Food Poisoning or 2023 Stomach Flu?
Food poisoning and stomach flu are both unpleasant, and their symptoms are similar enough that many people have a hard time telling them apart. Symptoms of both often include nausea, vomiting, diarrhea, fever, chills and dizziness due to dehydration. Understanding the difference between the two illnesses is important for treatment purposes, as well as for protecting others around you from infection.
Below, we break down the primary differences between stomach flu and food poisoning, as well as the recommended course of action for each.
Food poisoning versus stomach flu
Stomach flu is a term that many people use to refer to an array of stomach sicknesses. The actual name of the stomach flu is viral gastroenteritis and refers to a variety of viruses that infect the intestinal tract. It’s important to note that stomach flu viruses are different than influenza, or the seasonal flu.
Unlike the stomach flu viruses, food poisoning is caused by bacteria from contaminated food. Contamination can occur at any stage of the food preparation process. Cooking food thoroughly is essential in preventing harmful bacteria growth.
In some cases, food poisoning is more dangerous than the average stomach flu because it can lead to hospitalization and even death. To prevent food poisoning, food handlers must wash their hands regularly since the main cause of spreading germs is contamination of food by people who carry the germs.
Distinguishing between the stomach flu and food poisoning is difficult because of their similar symptoms. However, food poisoning can be determined as the culprit if other people get ill from the same food as you. This is more difficult to determine if you believe that you became ill from food eaten in a restaurant. Calling the health department or restaurant to see if there are similar reports of sickness might allow you to determine food poisoning as the cause.
Food poisoning symptoms on average tend to be more severe than stomach flu symptoms. They can appear right after a person eats the contaminated food, or not until days later. Common symptoms of food poisoning include:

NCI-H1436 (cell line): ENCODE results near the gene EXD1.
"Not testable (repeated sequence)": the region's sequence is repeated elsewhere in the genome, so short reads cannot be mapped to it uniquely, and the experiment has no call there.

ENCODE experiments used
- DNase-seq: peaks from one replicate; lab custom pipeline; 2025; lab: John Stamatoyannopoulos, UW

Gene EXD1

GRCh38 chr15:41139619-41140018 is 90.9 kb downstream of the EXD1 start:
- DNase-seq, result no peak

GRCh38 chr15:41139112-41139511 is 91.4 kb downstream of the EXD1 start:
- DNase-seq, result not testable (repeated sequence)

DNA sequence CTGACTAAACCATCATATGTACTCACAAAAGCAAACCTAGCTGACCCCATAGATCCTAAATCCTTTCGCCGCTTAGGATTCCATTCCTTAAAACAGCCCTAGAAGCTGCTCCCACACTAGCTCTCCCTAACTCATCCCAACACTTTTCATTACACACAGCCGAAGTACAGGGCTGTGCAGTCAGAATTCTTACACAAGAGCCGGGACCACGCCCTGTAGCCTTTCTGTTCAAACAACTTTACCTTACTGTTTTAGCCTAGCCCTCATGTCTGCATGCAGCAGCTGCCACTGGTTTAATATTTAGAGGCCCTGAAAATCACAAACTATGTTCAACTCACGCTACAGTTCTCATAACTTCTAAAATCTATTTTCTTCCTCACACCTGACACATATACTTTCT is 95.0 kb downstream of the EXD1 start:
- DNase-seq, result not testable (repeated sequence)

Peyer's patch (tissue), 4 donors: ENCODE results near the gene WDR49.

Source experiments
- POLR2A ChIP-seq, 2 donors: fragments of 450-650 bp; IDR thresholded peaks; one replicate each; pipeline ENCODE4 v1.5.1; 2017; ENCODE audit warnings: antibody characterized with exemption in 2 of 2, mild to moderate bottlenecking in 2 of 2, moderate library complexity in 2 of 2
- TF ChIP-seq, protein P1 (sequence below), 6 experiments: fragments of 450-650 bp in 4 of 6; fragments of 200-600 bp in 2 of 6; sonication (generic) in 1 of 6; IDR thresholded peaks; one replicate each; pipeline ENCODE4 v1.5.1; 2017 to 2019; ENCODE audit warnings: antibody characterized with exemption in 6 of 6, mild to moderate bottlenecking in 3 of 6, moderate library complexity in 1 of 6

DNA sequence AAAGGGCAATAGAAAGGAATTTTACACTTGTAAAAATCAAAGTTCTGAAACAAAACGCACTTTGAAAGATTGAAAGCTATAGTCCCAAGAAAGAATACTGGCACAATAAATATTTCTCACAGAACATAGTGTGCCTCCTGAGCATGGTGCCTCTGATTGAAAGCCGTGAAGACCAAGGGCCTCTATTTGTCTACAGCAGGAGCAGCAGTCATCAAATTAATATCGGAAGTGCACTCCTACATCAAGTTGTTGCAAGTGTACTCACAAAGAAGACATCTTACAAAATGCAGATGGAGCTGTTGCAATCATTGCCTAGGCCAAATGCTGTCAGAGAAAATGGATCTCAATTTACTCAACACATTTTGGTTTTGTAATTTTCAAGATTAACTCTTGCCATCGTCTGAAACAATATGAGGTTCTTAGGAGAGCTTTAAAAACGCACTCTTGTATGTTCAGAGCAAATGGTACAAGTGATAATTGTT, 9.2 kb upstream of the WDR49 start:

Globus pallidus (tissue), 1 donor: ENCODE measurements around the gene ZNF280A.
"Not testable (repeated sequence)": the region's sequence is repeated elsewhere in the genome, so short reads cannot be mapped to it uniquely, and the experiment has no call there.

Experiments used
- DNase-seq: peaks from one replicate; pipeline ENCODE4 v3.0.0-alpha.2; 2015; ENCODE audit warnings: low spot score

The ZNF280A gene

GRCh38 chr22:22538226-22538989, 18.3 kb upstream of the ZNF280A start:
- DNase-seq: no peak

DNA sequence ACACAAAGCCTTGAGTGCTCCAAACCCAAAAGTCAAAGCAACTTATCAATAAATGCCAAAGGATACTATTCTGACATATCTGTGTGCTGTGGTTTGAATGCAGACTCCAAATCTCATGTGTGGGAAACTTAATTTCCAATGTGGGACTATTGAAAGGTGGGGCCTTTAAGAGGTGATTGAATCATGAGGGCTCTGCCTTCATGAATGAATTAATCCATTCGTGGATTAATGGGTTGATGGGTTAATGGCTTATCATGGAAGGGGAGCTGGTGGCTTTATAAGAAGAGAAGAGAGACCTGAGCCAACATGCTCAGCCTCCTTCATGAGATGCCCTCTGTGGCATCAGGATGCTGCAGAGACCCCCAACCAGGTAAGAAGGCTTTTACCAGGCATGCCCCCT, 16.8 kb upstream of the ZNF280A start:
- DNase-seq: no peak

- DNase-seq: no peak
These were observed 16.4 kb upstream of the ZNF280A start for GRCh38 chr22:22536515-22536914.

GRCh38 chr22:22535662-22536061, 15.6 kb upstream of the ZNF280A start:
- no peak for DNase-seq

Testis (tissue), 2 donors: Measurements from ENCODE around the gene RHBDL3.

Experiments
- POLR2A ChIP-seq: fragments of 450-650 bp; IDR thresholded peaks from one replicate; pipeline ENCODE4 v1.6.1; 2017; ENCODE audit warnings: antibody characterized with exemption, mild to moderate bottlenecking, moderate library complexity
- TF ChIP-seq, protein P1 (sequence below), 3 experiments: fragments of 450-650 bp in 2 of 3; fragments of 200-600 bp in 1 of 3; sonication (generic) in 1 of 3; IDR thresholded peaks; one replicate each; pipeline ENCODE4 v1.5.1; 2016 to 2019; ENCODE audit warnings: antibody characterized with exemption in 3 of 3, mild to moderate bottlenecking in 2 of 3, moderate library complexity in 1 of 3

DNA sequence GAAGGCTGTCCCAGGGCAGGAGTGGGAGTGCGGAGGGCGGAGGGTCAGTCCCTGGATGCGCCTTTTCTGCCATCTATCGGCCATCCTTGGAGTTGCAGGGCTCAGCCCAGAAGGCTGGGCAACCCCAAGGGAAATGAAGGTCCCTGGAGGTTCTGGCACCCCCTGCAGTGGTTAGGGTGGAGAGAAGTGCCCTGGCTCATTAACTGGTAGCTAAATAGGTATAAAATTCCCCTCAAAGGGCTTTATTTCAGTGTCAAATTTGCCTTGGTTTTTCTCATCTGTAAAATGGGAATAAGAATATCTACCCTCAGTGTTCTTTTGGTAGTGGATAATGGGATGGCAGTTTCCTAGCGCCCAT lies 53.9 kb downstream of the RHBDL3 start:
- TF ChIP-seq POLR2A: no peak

- Nausea or vomiting
- Stomach pain
- Diarrhea that can be watery or bloody
Other symptoms can include problems with the nervous system, such as blurry vision or feeling dizzy. But these problems are not as common.
Stomach flu symptoms have a 24- to 48-hour incubation period, and typically last one to three days. However, some outlier cases can continue for up to 10 days. Common stomach flu symptoms include:
- Diarrhea that can be watery
- Stomach pain
- Nausea or vomiting
- Muscle aches
- Low fever
Doctors can test your stool and send it to the lab to identify bacteria associated with food poisoning and viruses associated with gastroenteritis. This is not typically done unless you are experiencing severe symptoms or strongly suspect food poisoning as the cause. Treatment for both illnesses is the same and requires lots of fluids and bed rest.
Note: Another condition to consider nowadays is COVID-19 infection. We know that the most common GI symptom is lack of appetite in patients who tested positive for COVID-19, but up to a third of the patients also complain of diarrhea, nausea or vomiting and abdominal pain.
What can I do on my own to feel better?
- Drink enough liquids so that your body does not get dehydrated. Dehydration is when the body loses too much water.
- Eat small meals that do not have a lot of fat in them.
- Rest, if you feel tired.
Should I see a doctor?
Patients should consult a doctor or nurse if they for any of the following conditions:
- Severe belly pain
- Cannot eat or drink
- Vomit blood or have blood in your bowel movements
- Have a fever higher than 100.4 degrees Fahrenheit (38 degrees Celsius)
Most people recover from food poisoning and the stomach flu and never actually know which one occurred. The most important thing to do when you think that you have food poisoning or stomach flu is to drink plenty of fluids and make sure symptoms subside. Always contact your doctor if you believe that symptoms are getting more severe because they might require medical attention.
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